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Chanan, M. (2015). Loaded Subjects: Psychoanalysis, Money and the Global Financial Crisis Edited by David Bennett. Pp. 258. London: Lawrence & Wishart, 2012, £16.99. Free Associations, 16(2):59-63.

(2015). Free Associations, 16(2):59-63

Reviews

Loaded Subjects: Psychoanalysis, Money and the Global Financial Crisis Edited by David Bennett. Pp. 258. London: Lawrence & Wishart, 2012, £16.99

Review by:
Michael Chanan

Delivering a televised lecture recently on the topic of Free Music in a Capitalist Society, Iggy Pop said he didn't become a musician in order to get rich: ‘I only ever wanted the money because it was symbolic of love’.1 Should we hear this simply as a naive confession? Or is it symptomatic of an imbrication between two psychological zones which are both subject to the excessive, accumulative, unsatisfiable desire that Jacques Lacan called jouissance? After all, Iggy Pop would hardly be the only one to think this way.

The problem in a nutshell is that money is not valued for what it is as much as what it stands for. But the money symbol is highly promiscuous and may stand, or stand in, for many things, real and illusory. Love measured in terms of money is not love any more, but say, an illusion of commodified celebrity. Or a plot device in some TV detective show where money becomes a motive for murdering a relative, in which love is negated. The rapacious desire for money can be murderous in many different ways, but the moral of such tales is that the culprit unmasked is also bound to lose the money for which they have murdered, not just because the criminal may not profit from their crime, but because money and love are incommensurate, and they have transgressed by acting on an impossible exchange of value in the unconscious. As Stephen Frosh writes in these pages, ‘the intervention of money and economics into psychoanalysis shows the impossibility of a pure relation of love in a society that is structured around dominance and inequality’ (p. 224).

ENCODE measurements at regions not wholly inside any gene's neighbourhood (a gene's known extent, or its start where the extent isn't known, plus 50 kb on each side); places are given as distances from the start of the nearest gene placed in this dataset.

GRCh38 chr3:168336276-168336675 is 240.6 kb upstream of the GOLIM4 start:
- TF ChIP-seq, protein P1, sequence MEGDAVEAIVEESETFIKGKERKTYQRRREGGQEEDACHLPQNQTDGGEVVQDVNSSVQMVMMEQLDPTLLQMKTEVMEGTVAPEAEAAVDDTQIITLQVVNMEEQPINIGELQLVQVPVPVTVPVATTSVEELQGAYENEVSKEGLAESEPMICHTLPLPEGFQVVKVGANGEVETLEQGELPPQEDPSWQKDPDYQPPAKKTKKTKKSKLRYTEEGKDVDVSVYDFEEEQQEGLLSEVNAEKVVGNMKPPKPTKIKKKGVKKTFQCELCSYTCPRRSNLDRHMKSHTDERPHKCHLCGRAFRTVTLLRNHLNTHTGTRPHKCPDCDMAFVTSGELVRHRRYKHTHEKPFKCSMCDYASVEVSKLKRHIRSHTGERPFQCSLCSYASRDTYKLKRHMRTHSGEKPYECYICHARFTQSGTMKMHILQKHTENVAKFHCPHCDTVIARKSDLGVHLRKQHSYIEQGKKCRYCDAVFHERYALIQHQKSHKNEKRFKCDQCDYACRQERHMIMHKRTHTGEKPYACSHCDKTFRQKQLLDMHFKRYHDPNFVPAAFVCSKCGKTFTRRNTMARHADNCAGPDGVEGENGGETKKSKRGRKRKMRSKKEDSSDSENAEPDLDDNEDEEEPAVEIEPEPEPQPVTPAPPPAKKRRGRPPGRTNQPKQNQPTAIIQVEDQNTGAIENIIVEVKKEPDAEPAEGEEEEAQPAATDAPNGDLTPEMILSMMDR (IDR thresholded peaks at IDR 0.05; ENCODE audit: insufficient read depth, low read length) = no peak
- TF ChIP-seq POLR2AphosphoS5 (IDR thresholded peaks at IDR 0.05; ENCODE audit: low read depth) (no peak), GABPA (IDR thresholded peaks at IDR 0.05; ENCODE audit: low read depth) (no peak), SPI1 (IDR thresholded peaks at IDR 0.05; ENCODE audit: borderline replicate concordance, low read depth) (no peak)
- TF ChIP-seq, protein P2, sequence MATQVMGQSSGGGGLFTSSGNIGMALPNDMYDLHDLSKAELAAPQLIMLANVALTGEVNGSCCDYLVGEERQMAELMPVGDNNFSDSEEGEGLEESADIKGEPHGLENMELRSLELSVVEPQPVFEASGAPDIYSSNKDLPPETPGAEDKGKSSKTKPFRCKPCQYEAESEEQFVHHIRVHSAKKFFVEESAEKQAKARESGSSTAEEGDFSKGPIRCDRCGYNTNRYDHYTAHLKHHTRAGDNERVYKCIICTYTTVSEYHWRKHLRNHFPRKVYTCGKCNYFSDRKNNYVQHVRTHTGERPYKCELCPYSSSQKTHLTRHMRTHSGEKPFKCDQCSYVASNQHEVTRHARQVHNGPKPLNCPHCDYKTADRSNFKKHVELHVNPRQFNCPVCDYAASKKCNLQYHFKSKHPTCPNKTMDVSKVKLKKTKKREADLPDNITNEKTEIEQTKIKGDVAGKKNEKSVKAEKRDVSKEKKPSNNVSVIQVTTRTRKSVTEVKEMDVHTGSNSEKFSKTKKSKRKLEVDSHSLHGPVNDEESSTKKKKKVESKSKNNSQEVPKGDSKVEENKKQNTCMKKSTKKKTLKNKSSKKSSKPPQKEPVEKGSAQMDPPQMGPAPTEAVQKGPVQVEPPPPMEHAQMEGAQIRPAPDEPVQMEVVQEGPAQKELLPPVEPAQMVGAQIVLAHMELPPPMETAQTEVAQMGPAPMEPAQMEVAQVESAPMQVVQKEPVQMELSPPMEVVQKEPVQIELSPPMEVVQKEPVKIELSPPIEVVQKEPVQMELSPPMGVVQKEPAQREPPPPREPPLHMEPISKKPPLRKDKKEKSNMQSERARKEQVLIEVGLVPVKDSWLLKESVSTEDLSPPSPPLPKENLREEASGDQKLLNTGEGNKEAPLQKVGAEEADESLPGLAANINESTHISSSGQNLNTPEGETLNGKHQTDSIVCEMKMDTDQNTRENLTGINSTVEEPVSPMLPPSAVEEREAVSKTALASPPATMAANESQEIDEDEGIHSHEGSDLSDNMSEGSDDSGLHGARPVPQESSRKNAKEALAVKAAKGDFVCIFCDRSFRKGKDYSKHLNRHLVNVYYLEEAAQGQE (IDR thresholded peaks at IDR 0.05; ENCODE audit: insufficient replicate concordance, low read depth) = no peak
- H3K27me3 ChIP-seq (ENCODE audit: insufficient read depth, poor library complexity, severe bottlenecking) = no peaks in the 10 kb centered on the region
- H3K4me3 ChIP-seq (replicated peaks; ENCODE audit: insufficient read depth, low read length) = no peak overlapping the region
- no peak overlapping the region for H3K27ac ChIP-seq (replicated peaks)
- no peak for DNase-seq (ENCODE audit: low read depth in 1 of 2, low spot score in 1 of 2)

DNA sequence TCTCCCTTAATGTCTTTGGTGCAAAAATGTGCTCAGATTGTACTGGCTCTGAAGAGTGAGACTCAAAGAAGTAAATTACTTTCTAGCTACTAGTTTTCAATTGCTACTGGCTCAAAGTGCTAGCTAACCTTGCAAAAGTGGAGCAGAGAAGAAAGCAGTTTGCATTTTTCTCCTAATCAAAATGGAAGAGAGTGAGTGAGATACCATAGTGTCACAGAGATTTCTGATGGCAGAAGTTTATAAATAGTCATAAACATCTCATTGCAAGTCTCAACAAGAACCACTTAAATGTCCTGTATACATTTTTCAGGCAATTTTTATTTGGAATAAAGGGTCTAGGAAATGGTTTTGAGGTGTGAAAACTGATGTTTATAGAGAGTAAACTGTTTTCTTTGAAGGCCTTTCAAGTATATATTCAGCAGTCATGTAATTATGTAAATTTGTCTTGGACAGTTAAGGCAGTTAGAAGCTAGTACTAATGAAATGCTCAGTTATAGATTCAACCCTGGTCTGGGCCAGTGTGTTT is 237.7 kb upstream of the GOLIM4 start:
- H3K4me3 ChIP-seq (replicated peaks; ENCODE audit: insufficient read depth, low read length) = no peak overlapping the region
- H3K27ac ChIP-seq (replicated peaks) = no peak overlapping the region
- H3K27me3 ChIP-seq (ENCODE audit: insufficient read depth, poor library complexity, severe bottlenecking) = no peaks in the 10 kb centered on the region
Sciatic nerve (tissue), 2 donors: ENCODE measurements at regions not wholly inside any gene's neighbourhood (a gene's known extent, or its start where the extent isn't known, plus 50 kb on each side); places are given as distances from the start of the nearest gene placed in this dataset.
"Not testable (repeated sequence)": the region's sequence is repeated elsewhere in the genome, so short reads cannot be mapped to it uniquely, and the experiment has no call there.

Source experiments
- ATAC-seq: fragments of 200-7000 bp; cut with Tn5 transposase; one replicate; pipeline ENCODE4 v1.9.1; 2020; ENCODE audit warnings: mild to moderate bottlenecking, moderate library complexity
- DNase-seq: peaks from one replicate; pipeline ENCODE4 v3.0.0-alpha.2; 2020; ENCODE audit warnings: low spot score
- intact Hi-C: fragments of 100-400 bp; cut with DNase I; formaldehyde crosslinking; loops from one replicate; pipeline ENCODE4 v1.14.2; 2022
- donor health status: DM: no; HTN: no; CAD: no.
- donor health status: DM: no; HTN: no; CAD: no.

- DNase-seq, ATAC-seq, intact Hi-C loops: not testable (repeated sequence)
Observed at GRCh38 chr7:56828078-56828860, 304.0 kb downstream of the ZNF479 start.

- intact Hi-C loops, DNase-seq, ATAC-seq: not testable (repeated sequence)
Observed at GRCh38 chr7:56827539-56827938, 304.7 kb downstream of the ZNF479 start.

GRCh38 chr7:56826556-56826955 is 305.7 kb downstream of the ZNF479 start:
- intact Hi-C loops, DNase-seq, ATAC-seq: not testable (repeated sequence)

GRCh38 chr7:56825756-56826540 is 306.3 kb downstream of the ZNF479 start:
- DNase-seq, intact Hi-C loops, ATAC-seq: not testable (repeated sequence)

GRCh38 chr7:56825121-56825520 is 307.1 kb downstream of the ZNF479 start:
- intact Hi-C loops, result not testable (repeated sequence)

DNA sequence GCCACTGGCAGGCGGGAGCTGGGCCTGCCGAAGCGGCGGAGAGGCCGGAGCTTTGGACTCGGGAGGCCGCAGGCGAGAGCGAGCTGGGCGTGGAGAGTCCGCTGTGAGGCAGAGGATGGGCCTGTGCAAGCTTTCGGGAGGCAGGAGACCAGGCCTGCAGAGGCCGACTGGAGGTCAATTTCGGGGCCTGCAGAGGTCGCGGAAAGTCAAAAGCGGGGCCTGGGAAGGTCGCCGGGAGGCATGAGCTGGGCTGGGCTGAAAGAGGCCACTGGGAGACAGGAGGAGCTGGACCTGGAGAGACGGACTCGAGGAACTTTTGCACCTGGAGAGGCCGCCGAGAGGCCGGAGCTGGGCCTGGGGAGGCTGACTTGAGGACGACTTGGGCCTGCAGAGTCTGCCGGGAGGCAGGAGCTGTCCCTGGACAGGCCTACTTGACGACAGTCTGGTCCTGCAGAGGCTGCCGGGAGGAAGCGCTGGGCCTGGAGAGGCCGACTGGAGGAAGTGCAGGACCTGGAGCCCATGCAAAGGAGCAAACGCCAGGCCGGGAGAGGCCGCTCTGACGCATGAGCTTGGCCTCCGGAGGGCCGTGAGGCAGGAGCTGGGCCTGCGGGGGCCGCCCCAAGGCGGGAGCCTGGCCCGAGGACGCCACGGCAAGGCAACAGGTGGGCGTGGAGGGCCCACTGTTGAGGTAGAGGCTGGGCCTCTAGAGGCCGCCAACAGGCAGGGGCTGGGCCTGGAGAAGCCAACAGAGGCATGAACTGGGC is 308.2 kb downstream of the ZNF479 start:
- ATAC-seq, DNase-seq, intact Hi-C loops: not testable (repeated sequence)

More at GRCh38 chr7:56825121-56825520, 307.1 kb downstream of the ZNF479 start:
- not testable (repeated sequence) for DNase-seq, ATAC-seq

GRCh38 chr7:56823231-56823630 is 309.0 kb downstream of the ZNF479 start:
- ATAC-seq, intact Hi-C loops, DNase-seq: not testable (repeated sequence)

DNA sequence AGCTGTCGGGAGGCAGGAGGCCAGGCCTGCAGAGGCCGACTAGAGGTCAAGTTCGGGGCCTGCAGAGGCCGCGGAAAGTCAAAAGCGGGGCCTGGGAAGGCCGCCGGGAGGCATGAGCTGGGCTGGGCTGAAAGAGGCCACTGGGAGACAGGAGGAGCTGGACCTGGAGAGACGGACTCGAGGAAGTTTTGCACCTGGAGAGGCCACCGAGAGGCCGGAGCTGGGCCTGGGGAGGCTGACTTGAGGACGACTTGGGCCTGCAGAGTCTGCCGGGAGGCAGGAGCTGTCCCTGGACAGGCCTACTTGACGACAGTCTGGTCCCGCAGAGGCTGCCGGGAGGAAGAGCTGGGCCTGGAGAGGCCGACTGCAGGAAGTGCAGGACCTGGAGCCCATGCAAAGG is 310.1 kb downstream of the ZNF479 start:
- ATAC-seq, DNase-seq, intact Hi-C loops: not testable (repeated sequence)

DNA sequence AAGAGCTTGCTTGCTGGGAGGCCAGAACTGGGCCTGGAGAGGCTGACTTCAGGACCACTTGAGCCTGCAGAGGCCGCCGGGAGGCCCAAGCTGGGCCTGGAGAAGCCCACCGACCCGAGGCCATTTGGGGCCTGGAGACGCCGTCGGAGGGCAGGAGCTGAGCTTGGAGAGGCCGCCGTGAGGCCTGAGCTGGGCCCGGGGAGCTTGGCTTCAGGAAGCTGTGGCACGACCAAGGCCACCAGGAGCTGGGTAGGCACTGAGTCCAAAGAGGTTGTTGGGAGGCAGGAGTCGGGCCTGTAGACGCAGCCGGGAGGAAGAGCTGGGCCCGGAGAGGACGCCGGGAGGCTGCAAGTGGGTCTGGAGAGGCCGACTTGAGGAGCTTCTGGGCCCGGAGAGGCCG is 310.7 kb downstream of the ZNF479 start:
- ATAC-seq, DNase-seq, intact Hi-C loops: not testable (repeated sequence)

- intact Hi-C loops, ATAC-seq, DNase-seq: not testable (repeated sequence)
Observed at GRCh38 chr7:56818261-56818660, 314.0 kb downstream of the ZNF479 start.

This

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